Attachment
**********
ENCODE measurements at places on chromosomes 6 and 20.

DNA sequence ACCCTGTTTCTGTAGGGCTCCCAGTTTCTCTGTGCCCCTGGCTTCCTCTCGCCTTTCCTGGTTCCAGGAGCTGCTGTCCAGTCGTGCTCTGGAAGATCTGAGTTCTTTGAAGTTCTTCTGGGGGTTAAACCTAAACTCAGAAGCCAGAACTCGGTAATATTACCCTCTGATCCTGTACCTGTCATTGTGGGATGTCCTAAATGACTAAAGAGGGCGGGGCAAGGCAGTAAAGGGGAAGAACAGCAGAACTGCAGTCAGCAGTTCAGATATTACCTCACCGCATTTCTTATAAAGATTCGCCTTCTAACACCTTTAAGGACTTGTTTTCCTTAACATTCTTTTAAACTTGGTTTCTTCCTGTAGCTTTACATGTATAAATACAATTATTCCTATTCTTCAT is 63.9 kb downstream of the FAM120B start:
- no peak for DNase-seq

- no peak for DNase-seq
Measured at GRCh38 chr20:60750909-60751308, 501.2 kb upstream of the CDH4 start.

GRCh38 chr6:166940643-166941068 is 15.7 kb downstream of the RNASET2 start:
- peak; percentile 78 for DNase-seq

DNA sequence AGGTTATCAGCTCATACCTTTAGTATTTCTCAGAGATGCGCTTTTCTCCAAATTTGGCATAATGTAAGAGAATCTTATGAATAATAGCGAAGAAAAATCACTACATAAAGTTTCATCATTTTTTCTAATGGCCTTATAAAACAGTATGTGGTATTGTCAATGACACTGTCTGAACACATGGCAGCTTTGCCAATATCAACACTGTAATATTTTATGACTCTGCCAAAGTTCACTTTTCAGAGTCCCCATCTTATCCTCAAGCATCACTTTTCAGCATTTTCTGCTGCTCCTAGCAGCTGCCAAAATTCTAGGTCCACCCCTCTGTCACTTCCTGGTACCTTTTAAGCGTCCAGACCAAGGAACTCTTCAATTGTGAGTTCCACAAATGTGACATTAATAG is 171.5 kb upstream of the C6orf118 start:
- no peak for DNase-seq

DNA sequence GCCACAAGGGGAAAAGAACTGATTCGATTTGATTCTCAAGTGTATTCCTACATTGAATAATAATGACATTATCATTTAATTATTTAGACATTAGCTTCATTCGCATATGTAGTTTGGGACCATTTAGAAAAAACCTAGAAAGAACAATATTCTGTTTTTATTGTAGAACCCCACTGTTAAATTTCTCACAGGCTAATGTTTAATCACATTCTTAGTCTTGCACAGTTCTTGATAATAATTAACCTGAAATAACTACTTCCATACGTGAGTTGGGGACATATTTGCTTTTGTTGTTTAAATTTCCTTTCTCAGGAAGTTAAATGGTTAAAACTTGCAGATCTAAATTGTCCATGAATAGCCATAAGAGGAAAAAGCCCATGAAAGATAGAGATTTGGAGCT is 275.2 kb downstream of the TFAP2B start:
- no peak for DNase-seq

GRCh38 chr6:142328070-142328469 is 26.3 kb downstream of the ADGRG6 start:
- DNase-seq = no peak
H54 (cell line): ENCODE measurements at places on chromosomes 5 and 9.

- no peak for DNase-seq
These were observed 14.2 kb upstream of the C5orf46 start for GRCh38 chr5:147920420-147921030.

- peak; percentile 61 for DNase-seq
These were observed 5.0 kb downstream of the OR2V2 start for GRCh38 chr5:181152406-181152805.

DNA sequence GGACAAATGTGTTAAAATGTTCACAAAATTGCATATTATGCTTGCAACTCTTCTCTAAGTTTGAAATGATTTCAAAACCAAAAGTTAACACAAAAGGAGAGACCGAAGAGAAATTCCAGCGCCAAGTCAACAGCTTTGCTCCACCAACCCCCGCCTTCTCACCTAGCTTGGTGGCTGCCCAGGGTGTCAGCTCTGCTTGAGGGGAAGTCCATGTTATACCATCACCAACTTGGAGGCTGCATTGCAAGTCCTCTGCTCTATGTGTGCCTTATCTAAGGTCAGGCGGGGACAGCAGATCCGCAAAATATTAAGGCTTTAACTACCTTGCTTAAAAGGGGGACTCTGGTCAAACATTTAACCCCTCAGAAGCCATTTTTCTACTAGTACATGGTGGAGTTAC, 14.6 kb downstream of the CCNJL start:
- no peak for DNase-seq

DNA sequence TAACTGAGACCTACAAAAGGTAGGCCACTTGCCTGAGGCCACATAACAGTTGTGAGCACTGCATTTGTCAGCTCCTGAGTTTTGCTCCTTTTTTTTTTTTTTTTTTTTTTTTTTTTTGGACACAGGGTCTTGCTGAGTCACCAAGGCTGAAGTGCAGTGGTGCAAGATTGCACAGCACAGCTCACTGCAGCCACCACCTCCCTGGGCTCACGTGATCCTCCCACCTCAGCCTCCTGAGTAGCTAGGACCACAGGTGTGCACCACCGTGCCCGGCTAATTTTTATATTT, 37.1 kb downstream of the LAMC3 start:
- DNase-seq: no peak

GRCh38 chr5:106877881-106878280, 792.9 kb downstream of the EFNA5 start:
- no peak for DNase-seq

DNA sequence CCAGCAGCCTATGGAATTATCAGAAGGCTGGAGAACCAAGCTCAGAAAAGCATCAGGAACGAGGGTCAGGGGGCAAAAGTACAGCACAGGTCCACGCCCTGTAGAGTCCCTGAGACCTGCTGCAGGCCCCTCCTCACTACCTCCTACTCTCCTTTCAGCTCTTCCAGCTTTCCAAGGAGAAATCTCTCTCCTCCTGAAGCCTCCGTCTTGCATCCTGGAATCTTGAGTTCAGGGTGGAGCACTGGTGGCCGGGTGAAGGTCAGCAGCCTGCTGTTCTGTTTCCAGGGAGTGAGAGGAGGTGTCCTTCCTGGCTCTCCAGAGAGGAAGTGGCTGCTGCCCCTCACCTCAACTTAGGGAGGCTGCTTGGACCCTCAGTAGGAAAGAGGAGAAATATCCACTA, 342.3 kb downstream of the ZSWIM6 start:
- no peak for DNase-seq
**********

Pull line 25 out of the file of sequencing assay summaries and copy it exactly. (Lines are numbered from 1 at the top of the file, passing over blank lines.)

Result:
DNA sequence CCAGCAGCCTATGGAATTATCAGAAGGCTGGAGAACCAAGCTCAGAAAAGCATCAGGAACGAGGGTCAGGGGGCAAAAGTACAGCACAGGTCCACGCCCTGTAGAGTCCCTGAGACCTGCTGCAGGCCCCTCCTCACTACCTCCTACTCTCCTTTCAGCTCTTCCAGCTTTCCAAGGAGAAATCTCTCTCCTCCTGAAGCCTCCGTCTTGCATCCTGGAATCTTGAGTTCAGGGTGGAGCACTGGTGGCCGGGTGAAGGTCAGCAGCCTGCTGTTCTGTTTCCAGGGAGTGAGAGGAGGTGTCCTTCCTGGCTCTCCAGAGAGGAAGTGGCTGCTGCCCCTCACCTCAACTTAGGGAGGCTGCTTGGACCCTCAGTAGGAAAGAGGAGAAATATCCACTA, 342.3 kb downstream of the ZSWIM6 start: